Migraine / PET Study

Download item | Update item information
Identifier 041-1
Title Migraine / PET Study
Creator Shirley H. Wray, M.D., Ph.D., FRCP, Professor of Neurology Harvard Medical School, Director, Unit for Neurovisual Disorders, Massachusetts General Hospital
Contributor Primary John C. Mazziotta, M.D., Ph.D, UCLA Brain Mapping Center, UCLA School of Medicine
Subject Migraine Headache; Regional Cerebral Blood Flow; Migraine Visual Aura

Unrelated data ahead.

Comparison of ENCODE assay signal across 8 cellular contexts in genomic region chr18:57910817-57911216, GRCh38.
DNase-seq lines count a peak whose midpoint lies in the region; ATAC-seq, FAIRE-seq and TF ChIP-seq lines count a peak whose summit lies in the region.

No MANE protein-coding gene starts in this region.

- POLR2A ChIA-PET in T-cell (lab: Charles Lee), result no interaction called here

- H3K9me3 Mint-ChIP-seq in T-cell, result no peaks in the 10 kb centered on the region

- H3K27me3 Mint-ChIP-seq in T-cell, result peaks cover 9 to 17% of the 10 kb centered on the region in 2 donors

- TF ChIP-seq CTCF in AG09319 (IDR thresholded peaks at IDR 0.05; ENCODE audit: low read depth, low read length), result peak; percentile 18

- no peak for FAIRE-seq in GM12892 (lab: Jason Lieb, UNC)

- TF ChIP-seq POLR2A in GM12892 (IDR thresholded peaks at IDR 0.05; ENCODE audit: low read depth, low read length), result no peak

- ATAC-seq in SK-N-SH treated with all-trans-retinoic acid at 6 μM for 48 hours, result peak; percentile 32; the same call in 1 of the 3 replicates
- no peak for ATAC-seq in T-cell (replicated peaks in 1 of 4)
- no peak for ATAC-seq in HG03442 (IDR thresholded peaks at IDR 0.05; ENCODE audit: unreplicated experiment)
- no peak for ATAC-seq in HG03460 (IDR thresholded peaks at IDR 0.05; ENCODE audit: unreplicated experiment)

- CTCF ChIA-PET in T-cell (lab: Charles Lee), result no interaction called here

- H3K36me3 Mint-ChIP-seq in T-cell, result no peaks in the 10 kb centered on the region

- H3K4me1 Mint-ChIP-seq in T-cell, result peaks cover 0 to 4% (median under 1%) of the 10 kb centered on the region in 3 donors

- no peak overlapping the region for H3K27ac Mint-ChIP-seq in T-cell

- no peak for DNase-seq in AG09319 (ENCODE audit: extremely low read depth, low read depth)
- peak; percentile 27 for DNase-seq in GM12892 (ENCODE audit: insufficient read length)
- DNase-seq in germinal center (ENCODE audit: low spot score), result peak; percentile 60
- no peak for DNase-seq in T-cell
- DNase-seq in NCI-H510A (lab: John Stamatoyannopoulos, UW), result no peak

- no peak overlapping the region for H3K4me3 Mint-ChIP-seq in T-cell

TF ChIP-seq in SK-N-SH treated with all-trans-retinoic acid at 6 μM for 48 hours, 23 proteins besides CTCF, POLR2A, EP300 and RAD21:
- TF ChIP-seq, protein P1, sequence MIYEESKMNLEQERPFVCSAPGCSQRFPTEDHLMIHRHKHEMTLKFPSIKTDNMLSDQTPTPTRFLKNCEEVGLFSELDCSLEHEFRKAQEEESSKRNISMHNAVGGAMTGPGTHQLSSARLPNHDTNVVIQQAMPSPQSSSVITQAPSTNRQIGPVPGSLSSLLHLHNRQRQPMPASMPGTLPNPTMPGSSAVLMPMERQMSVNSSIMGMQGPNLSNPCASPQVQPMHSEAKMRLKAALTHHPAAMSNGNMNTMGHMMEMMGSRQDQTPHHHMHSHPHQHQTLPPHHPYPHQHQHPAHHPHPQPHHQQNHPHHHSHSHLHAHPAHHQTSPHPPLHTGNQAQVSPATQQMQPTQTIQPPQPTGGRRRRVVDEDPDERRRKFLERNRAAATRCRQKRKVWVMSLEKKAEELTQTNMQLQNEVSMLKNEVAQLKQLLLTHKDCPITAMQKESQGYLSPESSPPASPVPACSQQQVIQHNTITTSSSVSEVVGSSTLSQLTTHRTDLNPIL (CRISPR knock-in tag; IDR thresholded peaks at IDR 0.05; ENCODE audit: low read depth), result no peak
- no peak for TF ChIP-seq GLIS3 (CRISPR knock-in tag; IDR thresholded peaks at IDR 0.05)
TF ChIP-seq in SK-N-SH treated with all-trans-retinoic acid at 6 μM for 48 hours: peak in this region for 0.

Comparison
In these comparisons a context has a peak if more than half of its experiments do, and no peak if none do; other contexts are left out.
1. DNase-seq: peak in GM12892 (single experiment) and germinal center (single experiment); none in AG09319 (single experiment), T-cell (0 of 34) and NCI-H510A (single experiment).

History In December 1994 the New England Journal of Medicine published a remarkable paper Bilateral Spreading Cerebral Hypoperfusion during Spontaneous Migraine Headache. Roger P. Woods, Marco Iacoboni and John C. Mazziotta. which is reproduced in part, and accompanied by a video illustration. Courtesy of John C. Mazziotta, M.D., Ph.D, UCLA Brain Mapping Center, UCLA School of Medicine. The subject was a 21 year old right handed woman who was recruited as a normal volunteer for the PET study of cerebral blood flow. As an adult, she had had headaches every one to two weeks, some of which were unilateral and associated with nausea, vomiting, or photophobia. Motion or glare from a computer terminal could cause or aggravate her headaches. She had never had migraine with aura or neurologic deficits, and she had no neurologic deficits before, during or after the PET study. The only other family member with headache was a cousin who had migraines. Twelve serial measurements of blood flow were made at 15-minute intervals with the subject in a darkened room, fixating her vision on a computer screen that presented a series of line drawings at a rate of 2/sec. A few minutes after the sixth measurement, she noted the gradual onset of a throbbing headache that she described as a sharp pain in the center of the back of her head, "as if someone had hit me there". The headache worsened with no change in location, during the six subsequent measurements. She also had nausea and photophobia. Interviewed after the study about any symptoms that might be interpreted as those of a migraine with aura, she indicated that during one measurement (the ninth-she thought) she had been unable to focus her vision clearly on the drawings on the screen, although she tried very hard to concentrate on doing so. She indicated otherwise she had looked fixedly at the screen with her eyes open throughout all the measurements. The subject continued to have headache, nausea, mild vertigo, and anorexia after returning home from the study and had headache and nausea for the entire next day, before her condition gradually returned to baseline. For each measurement of blood flow, the subject received an intravenous injection of 10 mCi (370 MBq) of water labeled with oxygen-15. Data were acquired for two minutes after the injection. As compared with shorter imaging times, this approach improves the signal-to-noise ratio but results in a nonlinear relation between blood flow and counts. Three different sets of visual stimuli - A, B, and C - were presented in the order ABCCBAABCCBA during the study. The subject was instructed to view these stimuli passively, maintaining visual fixation on a cross in the center of the screen. Visual fixation was verified immediately before and after each measurement. The PET images were registered to T1-weighted magnetic resonance imaging (MRI) scans as described by Woods RP, Mazziotta JC, Cherry SR. (MRI-PET registration with automated algorithm. J Comput Assist Tomogr 1993;17:536-546). The subdivisions of the images (voxels) that were of potential interest were those in which the blood flow was lowest and decreased the most (to a level at least 20 percent below the base-line value) in studies 7 through 12. Bilateral decreases in blood flow were evident in the subject's occipital regions in the first measurement after the onset of the headache (ie., the seventh measurement), and the decreases progressed anteriorly with time. The authors believe that the most plausible explanation for the blood-flow changes in their subject is that they were the result of spreading depression. Spreading depression, first described by Leao is a transient marked reduction in electrical activity in gray matter in animals that advances contiguously across the cortical surface; the rate of advance is consistent with the spread of symptoms during migraine with aura. It is associated with decreases in blood flow similar in magnitude and duration to those measured in the PET study. Spreading depression can move transcallosally to homologous regions of the opposite hemisphere in animals, and the authors postulate that transcallosal spread accounts for the bilaterality of the findings in their subject. The regions involved earliest were the visual areas known as Brodmann's areas 18 and 19, which are known to have interhemispheric connections through the corpus callosum. Although unilaterality of headache is one of the criteria used in diagnosing migraine, bilateral migraines with aura are well documented. A better understanding of the pathophysiologic features of spreading hypoperfusion would be of obvious clinical importance, since migraine can sometimes lead to ischemic stroke and since stroke can sometimes be aggravated by or associated with the development of migraine.